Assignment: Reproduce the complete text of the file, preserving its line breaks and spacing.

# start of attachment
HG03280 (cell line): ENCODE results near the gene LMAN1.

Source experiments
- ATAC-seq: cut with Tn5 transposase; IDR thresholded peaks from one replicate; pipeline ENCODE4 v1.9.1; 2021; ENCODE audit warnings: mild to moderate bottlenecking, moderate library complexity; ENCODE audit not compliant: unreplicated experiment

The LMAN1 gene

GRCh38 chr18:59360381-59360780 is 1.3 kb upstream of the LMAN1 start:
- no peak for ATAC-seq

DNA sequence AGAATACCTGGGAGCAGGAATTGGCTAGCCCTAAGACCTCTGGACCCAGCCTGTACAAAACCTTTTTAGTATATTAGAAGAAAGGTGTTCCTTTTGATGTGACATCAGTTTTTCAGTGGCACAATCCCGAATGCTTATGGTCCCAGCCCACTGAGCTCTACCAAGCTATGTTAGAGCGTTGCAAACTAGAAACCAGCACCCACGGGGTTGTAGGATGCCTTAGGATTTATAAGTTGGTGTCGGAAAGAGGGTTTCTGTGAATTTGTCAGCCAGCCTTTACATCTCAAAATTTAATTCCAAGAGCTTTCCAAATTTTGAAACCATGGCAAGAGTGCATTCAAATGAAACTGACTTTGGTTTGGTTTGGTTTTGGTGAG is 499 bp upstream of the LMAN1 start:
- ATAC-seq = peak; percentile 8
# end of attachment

HG03280 (cell line): ENCODE results near the gene LMAN1.

Source experiments
- ATAC-seq: cut with Tn5 transposase; IDR thresholded peaks from one replicate; pipeline ENCODE4 v1.9.1; 2021; ENCODE audit warnings: mild to moderate bottlenecking, moderate library complexity; ENCODE audit not compliant: unreplicated experiment

The LMAN1 gene

GRCh38 chr18:59360381-59360780 is 1.3 kb upstream of the LMAN1 start:
- no peak for ATAC-seq

DNA sequence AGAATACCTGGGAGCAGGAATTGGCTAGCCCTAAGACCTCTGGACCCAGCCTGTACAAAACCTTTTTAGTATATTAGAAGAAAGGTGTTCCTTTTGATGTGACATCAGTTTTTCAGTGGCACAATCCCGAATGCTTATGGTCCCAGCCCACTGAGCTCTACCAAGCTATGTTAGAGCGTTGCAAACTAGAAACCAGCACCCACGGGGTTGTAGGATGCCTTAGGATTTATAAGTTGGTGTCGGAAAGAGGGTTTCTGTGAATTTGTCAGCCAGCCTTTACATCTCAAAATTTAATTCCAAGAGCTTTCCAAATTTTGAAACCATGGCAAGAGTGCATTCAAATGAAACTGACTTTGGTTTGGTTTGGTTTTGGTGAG is 499 bp upstream of the LMAN1 start:
- ATAC-seq = peak; percentile 8